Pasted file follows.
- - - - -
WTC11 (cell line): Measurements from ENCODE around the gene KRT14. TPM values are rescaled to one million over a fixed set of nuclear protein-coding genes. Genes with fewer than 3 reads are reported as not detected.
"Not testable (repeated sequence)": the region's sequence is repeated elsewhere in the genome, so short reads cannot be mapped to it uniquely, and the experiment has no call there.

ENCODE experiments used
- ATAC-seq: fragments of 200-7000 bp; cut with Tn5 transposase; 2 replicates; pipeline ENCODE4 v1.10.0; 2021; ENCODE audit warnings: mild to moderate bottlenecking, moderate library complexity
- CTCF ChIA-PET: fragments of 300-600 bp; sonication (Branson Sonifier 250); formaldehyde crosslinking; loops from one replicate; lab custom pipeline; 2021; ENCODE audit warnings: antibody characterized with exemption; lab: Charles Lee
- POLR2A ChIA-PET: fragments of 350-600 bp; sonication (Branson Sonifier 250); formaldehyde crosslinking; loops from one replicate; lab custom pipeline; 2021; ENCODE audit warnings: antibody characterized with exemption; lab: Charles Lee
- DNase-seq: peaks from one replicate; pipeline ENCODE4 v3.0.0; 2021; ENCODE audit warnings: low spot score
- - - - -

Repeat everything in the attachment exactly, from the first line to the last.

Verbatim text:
WTC11 (cell line): Measurements from ENCODE around the gene KRT14. TPM values are rescaled to one million over a fixed set of nuclear protein-coding genes. Genes with fewer than 3 reads are reported as not detected.
"Not testable (repeated sequence)": the region's sequence is repeated elsewhere in the genome, so short reads cannot be mapped to it uniquely, and the experiment has no call there.

ENCODE experiments used
- ATAC-seq: fragments of 200-7000 bp; cut with Tn5 transposase; 2 replicates; pipeline ENCODE4 v1.10.0; 2021; ENCODE audit warnings: mild to moderate bottlenecking, moderate library complexity
- CTCF ChIA-PET: fragments of 300-600 bp; sonication (Branson Sonifier 250); formaldehyde crosslinking; loops from one replicate; lab custom pipeline; 2021; ENCODE audit warnings: antibody characterized with exemption; lab: Charles Lee
- POLR2A ChIA-PET: fragments of 350-600 bp; sonication (Branson Sonifier 250); formaldehyde crosslinking; loops from one replicate; lab custom pipeline; 2021; ENCODE audit warnings: antibody characterized with exemption; lab: Charles Lee
- DNase-seq: peaks from one replicate; pipeline ENCODE4 v3.0.0; 2021; ENCODE audit warnings: low spot score